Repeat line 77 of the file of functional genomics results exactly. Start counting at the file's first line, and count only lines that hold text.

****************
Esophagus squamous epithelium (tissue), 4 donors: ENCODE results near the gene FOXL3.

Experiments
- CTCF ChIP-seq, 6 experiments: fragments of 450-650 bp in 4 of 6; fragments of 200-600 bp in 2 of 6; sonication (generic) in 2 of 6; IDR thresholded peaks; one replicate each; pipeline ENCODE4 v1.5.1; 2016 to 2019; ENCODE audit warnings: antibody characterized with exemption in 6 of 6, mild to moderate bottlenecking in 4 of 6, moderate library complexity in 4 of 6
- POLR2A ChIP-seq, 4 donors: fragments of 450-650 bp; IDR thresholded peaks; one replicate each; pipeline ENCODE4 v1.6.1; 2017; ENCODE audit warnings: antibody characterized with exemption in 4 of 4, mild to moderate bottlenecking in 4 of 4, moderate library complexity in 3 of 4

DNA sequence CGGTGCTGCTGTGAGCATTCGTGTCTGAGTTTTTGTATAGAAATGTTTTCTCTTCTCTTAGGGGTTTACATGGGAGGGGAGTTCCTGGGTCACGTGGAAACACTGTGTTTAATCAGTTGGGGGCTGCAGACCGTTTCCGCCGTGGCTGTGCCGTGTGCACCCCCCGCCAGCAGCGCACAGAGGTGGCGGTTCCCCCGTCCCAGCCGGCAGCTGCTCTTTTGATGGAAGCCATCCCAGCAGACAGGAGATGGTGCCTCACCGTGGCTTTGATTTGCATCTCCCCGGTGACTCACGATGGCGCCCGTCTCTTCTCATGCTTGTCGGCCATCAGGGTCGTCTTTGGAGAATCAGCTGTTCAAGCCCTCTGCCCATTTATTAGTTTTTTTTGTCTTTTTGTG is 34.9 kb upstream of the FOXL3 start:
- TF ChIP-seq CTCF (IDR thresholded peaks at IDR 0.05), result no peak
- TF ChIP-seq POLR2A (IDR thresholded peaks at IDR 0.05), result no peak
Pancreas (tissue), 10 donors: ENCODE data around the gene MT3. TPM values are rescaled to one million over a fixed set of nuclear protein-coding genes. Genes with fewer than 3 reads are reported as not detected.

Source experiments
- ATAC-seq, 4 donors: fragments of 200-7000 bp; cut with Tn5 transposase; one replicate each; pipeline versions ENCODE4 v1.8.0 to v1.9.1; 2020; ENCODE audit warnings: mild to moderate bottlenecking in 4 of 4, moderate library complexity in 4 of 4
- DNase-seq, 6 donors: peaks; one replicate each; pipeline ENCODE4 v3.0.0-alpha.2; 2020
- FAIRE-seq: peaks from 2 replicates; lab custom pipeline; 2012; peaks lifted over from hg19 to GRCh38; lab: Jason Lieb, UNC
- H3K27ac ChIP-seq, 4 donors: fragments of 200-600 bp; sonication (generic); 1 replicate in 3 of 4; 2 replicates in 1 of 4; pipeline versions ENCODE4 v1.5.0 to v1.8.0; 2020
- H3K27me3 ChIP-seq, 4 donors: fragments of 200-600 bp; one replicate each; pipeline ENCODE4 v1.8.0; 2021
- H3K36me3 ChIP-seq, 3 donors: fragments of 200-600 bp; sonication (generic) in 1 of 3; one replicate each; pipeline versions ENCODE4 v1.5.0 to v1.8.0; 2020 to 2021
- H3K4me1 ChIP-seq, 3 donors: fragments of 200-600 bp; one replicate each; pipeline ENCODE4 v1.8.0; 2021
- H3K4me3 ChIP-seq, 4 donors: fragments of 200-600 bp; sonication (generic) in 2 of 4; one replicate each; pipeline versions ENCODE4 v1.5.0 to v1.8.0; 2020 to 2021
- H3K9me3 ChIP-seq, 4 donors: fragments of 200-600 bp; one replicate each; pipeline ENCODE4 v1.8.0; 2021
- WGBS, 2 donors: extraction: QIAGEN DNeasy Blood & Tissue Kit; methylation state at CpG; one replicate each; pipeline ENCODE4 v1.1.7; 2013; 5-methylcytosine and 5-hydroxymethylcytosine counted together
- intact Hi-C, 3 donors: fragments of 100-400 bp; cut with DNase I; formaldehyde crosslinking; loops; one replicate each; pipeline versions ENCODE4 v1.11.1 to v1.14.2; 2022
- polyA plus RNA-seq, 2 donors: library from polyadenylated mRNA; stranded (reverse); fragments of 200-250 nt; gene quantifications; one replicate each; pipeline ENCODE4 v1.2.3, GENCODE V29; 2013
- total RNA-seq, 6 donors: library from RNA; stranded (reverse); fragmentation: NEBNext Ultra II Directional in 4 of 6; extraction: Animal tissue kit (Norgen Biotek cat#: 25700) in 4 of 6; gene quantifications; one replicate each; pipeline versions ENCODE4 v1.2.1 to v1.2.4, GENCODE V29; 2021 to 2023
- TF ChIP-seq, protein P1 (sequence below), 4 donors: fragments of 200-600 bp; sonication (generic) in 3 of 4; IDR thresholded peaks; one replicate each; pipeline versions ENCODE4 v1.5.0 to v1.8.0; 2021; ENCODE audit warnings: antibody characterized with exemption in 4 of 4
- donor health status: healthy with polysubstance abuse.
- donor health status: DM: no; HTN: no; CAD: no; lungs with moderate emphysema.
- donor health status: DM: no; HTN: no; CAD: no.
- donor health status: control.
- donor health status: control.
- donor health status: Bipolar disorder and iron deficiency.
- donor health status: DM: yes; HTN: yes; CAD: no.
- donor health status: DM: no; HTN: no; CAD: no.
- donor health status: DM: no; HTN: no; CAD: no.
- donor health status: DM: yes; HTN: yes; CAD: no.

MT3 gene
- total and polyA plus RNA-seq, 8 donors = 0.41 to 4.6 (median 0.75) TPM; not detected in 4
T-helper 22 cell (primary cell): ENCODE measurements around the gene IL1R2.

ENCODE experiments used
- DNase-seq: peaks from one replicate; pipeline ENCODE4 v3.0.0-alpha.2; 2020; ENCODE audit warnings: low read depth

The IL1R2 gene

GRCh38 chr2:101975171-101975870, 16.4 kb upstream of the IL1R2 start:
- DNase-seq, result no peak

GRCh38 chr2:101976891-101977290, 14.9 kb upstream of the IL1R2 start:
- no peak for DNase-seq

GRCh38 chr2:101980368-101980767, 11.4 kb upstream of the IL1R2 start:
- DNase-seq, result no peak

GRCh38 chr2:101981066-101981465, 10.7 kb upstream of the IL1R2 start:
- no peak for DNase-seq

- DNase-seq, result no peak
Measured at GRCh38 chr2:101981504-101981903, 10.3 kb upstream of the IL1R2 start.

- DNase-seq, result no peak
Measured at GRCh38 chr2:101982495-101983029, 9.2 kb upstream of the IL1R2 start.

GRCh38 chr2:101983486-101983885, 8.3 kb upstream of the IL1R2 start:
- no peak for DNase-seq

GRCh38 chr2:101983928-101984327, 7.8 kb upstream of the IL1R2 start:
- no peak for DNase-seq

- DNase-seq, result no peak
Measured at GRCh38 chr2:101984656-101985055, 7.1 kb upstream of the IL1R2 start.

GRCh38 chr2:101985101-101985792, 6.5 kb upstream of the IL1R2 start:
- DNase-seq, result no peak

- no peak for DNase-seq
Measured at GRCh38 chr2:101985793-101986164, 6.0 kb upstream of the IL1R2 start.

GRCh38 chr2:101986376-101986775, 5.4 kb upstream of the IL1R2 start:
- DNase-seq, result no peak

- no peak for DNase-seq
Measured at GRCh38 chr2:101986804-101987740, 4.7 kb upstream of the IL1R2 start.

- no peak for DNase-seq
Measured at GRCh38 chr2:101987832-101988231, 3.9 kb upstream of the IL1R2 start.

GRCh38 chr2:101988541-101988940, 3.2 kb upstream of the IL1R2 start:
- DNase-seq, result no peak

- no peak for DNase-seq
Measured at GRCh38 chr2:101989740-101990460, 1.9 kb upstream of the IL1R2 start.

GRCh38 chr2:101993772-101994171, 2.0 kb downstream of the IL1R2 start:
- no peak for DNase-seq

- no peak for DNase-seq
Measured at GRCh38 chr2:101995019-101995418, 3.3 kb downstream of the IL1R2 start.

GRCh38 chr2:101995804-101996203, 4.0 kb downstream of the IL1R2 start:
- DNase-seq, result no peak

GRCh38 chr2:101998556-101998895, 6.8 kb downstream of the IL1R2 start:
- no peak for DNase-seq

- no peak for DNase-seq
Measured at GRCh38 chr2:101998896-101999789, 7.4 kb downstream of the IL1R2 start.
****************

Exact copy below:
- DNase-seq, result no peak